Obama's Progressive Vision Defends 'Big Government'
In early January, when then-President Elect Obama delivered a speech to unveil his stimulus plan, he offered a rather explicit defense of government: "It is true that we cannot depend on government alone to create jobs or long-term growth, but at this particular moment, only government can provide the short-term boost necessary to lift us from a recession this deep and severe. Only government can break the vicious cycles that are crippling our economy...."
It was the first hint of a fundamental shift. Reagan told us that government "is the problem." Clinton told us the "era of big government is over." And Obama wants America to know that government is the "only" institution that's capable of addressing an economic crisis of this severity.
The president carried this idea forward last night, delivering a national address that was, at its core, a full-throated defense of government intervention. The NYT noted that Obama "proposed a more activist government than any other since Lyndon B. Johnson."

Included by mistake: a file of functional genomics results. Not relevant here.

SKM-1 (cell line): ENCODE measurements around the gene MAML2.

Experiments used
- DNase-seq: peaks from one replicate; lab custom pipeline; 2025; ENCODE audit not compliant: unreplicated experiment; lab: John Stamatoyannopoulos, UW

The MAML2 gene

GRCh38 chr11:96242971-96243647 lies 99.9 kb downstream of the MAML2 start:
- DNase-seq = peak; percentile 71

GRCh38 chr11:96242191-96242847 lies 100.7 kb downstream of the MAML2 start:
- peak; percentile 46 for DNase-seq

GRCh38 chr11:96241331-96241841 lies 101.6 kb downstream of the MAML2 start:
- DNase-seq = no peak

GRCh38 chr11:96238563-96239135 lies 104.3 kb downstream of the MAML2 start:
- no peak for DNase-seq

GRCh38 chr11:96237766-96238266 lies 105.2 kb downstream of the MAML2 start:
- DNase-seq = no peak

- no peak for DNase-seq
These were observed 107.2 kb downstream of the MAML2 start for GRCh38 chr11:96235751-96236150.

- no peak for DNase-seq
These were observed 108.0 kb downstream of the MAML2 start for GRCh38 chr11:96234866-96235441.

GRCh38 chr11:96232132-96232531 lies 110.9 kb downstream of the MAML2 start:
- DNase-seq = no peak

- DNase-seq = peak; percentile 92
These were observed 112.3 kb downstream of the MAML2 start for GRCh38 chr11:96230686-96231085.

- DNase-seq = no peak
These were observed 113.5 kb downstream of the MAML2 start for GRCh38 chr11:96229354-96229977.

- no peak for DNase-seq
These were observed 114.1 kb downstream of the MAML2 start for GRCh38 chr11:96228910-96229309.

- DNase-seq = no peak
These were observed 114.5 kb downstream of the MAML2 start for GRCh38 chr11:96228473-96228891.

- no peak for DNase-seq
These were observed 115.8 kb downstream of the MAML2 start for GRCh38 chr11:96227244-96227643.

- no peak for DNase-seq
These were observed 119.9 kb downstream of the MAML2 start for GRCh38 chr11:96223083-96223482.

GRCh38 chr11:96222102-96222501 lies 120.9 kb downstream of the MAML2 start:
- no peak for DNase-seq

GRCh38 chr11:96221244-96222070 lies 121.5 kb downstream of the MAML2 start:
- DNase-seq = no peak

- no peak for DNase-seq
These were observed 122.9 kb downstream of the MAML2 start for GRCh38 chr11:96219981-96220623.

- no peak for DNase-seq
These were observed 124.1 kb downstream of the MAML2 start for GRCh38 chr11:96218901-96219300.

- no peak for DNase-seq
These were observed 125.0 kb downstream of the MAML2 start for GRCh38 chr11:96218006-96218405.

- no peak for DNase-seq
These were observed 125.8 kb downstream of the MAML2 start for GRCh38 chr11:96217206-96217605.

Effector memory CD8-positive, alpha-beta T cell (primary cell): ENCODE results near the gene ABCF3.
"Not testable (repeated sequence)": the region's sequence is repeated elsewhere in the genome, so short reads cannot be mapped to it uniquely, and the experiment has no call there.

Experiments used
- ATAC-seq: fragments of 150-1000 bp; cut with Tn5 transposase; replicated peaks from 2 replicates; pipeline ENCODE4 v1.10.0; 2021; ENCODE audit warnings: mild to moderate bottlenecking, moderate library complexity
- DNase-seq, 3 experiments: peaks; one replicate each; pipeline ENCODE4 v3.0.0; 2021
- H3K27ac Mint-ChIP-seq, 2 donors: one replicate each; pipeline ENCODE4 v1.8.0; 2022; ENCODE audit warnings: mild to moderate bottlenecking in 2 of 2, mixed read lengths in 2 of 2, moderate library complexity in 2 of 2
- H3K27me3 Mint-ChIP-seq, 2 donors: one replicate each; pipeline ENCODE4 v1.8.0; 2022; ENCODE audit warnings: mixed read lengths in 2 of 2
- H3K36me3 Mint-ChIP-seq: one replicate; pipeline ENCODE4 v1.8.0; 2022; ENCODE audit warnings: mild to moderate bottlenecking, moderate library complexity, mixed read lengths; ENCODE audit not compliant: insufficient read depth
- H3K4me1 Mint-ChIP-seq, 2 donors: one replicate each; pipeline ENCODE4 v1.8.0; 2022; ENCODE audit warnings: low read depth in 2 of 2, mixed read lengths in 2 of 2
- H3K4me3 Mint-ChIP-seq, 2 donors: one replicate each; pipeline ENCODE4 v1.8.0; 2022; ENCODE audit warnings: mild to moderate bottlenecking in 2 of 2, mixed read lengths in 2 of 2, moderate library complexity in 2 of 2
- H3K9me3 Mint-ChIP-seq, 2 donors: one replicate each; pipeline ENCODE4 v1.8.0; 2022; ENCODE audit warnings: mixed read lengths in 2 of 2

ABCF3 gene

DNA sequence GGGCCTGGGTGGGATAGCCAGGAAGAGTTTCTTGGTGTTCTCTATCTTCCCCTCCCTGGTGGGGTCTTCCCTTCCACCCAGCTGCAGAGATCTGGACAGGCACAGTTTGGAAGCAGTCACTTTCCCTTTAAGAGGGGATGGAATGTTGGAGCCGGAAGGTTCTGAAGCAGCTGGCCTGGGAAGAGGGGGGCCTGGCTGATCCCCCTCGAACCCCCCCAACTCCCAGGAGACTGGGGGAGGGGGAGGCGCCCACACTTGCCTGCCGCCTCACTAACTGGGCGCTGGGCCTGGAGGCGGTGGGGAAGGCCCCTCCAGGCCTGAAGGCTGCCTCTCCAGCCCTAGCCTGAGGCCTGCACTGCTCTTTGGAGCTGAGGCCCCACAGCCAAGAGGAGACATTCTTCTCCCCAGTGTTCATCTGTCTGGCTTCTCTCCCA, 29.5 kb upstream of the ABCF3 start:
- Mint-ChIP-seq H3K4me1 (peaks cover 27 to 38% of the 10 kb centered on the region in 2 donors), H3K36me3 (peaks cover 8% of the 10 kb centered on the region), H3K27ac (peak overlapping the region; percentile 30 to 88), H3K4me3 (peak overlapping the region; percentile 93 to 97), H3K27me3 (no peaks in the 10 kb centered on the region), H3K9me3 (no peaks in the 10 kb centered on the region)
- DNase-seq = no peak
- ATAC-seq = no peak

Alex Massie had a good piece, describing the address, accurately, as an "ambitious, liberal speech."
It was a speech that would have been too bold for Clinton and too grand for Carter. Obama is the heir to LBJ American liberals have been waiting for. Anyone who feared that the present economic turmoil would be used to justify any manner of government initiatives -- in the name of Not Doing Nothing -- had those suspicions confirmed last night. The era of Big Government (by American standards) is back.
But it's back with a poise and a coolness and a demeanour that, allied with the present uncertainty, make it a much more palatable proposition than at any time since the Great Society itself.
E. J. Dionne Jr. was thinking along the same lines: